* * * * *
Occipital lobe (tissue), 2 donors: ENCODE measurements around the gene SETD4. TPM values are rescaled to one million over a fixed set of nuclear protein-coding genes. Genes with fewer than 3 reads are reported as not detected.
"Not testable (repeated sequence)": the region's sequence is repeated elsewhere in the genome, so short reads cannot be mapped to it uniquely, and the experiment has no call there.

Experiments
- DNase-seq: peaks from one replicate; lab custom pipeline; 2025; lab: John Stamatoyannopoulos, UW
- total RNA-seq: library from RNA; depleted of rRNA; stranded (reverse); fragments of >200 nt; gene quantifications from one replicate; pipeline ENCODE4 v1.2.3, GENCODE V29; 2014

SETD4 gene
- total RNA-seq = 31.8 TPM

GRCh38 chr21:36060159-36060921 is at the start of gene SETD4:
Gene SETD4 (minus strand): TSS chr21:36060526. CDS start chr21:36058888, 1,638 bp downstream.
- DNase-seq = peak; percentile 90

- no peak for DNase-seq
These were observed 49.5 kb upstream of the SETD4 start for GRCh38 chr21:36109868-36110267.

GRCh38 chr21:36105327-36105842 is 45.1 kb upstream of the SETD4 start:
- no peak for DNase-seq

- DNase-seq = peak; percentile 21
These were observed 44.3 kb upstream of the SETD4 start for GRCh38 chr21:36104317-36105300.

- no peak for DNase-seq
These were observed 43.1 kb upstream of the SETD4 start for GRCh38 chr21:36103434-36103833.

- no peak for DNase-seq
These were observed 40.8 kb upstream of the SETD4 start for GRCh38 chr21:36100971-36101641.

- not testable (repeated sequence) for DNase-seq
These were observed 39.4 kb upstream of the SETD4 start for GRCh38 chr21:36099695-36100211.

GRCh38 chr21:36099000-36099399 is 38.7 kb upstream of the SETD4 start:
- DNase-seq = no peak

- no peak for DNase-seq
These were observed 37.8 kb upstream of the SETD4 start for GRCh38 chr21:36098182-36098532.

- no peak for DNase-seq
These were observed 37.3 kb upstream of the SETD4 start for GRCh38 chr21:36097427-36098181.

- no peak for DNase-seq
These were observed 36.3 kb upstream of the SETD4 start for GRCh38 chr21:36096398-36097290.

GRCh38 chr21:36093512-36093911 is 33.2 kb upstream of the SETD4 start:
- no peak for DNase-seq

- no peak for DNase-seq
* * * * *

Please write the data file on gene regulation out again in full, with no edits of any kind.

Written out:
Occipital lobe (tissue), 2 donors: ENCODE measurements around the gene SETD4. TPM values are rescaled to one million over a fixed set of nuclear protein-coding genes. Genes with fewer than 3 reads are reported as not detected.
"Not testable (repeated sequence)": the region's sequence is repeated elsewhere in the genome, so short reads cannot be mapped to it uniquely, and the experiment has no call there.

Experiments
- DNase-seq: peaks from one replicate; lab custom pipeline; 2025; lab: John Stamatoyannopoulos, UW
- total RNA-seq: library from RNA; depleted of rRNA; stranded (reverse); fragments of >200 nt; gene quantifications from one replicate; pipeline ENCODE4 v1.2.3, GENCODE V29; 2014

SETD4 gene
- total RNA-seq = 31.8 TPM

GRCh38 chr21:36060159-36060921 is at the start of gene SETD4:
Gene SETD4 (minus strand): TSS chr21:36060526. CDS start chr21:36058888, 1,638 bp downstream.
- DNase-seq = peak; percentile 90

- no peak for DNase-seq
These were observed 49.5 kb upstream of the SETD4 start for GRCh38 chr21:36109868-36110267.

GRCh38 chr21:36105327-36105842 is 45.1 kb upstream of the SETD4 start:
- no peak for DNase-seq

- DNase-seq = peak; percentile 21
These were observed 44.3 kb upstream of the SETD4 start for GRCh38 chr21:36104317-36105300.

- no peak for DNase-seq
These were observed 43.1 kb upstream of the SETD4 start for GRCh38 chr21:36103434-36103833.

- no peak for DNase-seq
These were observed 40.8 kb upstream of the SETD4 start for GRCh38 chr21:36100971-36101641.

- not testable (repeated sequence) for DNase-seq
These were observed 39.4 kb upstream of the SETD4 start for GRCh38 chr21:36099695-36100211.

GRCh38 chr21:36099000-36099399 is 38.7 kb upstream of the SETD4 start:
- DNase-seq = no peak

- no peak for DNase-seq
These were observed 37.8 kb upstream of the SETD4 start for GRCh38 chr21:36098182-36098532.

- no peak for DNase-seq
These were observed 37.3 kb upstream of the SETD4 start for GRCh38 chr21:36097427-36098181.

- no peak for DNase-seq
These were observed 36.3 kb upstream of the SETD4 start for GRCh38 chr21:36096398-36097290.

GRCh38 chr21:36093512-36093911 is 33.2 kb upstream of the SETD4 start:
- no peak for DNase-seq

- no peak for DNase-seq